Windows act as wonderful sources of natural light for indoor portraits. Place your subject close to a window, and you can get beautiful natural lighting. However, when the window gets included in the shot, this can trick the camera’s metering quite easily. Photographer Gavin Hoey from Adorama explains how you can take control of the window and create three different looks:
1. Create a Silhouette
A silhouette portrait works best with a subject placed in a dark environment (like inside a room) against a bright outside environment. When the camera is allowed to meter automatically in such a scenario, you end up getting an image with even exposure on the inside and outside. The image is definitely not flattering.
Instead, you can take control of the exposure by turning the camera to manual mode and changing the shutter speed to adjust the exposure. By slowing the shutter speed, you can get a shot wherein the subject appears as a silhouette against the outside environment. If you feel that the amount of light on the subject is too much and that your silhouettes are not coming out great, try moving the subject farther away from the window.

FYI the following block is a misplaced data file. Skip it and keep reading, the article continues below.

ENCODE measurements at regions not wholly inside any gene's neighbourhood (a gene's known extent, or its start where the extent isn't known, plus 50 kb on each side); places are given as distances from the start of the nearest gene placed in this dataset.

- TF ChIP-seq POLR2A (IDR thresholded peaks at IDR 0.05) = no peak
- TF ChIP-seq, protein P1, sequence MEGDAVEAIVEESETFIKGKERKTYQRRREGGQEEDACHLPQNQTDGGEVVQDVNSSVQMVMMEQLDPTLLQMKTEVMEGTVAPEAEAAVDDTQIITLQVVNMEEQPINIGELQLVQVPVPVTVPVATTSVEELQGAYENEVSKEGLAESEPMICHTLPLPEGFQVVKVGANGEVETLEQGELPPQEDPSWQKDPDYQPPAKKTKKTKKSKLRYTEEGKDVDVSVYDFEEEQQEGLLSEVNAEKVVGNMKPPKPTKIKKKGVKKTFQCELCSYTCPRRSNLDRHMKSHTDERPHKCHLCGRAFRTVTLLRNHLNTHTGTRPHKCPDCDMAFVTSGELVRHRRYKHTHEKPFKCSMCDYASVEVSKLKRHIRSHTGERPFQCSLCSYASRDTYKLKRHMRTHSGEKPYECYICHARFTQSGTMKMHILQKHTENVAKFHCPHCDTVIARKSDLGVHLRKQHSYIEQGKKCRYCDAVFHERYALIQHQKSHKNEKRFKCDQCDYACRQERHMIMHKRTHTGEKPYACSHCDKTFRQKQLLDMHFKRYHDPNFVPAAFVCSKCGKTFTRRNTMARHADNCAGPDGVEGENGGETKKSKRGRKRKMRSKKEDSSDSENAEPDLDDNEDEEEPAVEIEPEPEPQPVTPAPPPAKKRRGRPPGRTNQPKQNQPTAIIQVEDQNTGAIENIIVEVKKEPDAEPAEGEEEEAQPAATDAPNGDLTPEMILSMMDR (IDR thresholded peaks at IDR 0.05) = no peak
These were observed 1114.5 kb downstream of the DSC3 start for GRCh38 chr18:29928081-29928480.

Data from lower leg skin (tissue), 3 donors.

Keep in mind that it’s important that you focus on the subject and not on the background. Also, since silhouette images appear better in black & white, you can try it in-camera, or later in post.
2. Expose for the Shadows
When using this technique, you do just the opposite of what you do when taking silhouettes. Instead of exposing for the highlights, expose for the shadows so that you can see maximum details on the subject. While doing so, you will notice that the window will be overexposed.
“This is a perfect technique if your world outside is less than glamorous.”
You can expose for the shadows easily when in manual mode. Set the metering mode to spot metering, and meter for the subject’s face by lowering the shutter speed.
3. Balance the Light
This technique comes in handy when you need the best of both worlds. When you balance the light between the subject and the window, you capture the details in both. But since the camera can struggle to keep a balance in contrasting lighting conditions, you’ll need to use a reflector or flash.
The reflector will reflect some light toward the subject and fill in the shadows. When you place the reflector close to the subject, it’ll light the subject quite evenly. This will allow you to shoot conveniently in aperture priority mode. If you prefer, you can still shoot in manual.
A window can really make a difference to the look and feel of your photos. And with these tips, you now know how to take better control over window light.
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